Johns Hopkins University physicists today are celebrating the important role they played in the discovery of a Higgs boson, the so-called “God particle” whose existence was predicted almost 50 years ago by Université Libre de Bruxelles’ Francois Englert and University of Edinburgh’s Peter Higgs, winners of the 2013 Nobel Prize in Physics.
Recent news from The Johns Hopkins University
This section contains regularly updated highlights of the news from around The Johns Hopkins University. Links to the complete news reports from the nine schools, the Applied Physics Laboratory and other centers and institutes are to the left, as are links to help news media contact the Johns Hopkins communications offices.
The announcement that researchers are closer than ever to confirming the existence of the Standard Model Higgs boson particle was made possible in part by contributions from physicists at The Johns Hopkins University who are members of one of two teams conducting experiments at the Large Hadron Collider.
Reporters working on stories regarding tomorrow morning’s announcement out of the European Center for Nuclear Research (CERN) near Geneva, Switzerland about progress in the search for the elusive Higgs boson should consider speaking with Johns Hopkins experimental physicist Andrei Gritsan, a member of the CMS (Compact Muon Solenoid Experiment) group, one of the two competing teams of scientists working at the CERN Large Hadron Collider (LHC).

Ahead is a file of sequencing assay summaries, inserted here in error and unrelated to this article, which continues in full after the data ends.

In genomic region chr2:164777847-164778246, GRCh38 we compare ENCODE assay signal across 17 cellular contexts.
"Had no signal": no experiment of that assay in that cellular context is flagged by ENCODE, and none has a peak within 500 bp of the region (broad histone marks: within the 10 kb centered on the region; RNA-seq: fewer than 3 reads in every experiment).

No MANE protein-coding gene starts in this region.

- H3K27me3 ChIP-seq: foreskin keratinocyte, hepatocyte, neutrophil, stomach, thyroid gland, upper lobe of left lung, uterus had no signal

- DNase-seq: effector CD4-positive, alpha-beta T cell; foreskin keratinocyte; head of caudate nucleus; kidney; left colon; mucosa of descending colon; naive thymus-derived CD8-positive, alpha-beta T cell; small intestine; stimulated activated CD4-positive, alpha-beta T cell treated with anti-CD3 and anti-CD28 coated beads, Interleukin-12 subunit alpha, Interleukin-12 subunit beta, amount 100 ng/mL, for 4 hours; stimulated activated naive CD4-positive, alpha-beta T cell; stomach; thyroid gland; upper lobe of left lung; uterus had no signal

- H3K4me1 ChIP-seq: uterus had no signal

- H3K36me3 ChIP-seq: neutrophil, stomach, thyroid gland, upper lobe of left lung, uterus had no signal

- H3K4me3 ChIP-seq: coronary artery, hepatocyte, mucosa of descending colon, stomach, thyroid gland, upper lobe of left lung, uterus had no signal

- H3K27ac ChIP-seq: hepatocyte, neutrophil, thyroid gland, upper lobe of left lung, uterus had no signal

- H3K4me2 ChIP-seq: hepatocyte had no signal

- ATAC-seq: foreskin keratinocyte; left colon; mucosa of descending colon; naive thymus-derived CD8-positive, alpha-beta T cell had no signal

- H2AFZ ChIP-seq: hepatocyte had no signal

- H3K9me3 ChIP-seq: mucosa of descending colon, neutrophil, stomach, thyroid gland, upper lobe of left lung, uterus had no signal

Reporters working on stories about the recent groundbreaking results at the European Center for Nuclear Research (CERN), where researchers reported observing neutrinos traveling faster than the speed of light (thereby contradicting Einstein’s famous “theory of relativity”) — may want to consider speaking with Barry Blumenfeld, an experimental physicist at The Johns Hopkins University’s Krieger School of Arts and Sciences.
Associate research scientist Natalia Drichko, 38, was selected as a recipient of the American Physical Society’s 2010 M. Hildred Blewett Scholarship. A career re-entry grant of up to $45,000, the scholarship—given each year to between one and three deserving physicists—supports early career female physicists whose professional life has been interrupted for family or other personal reasons.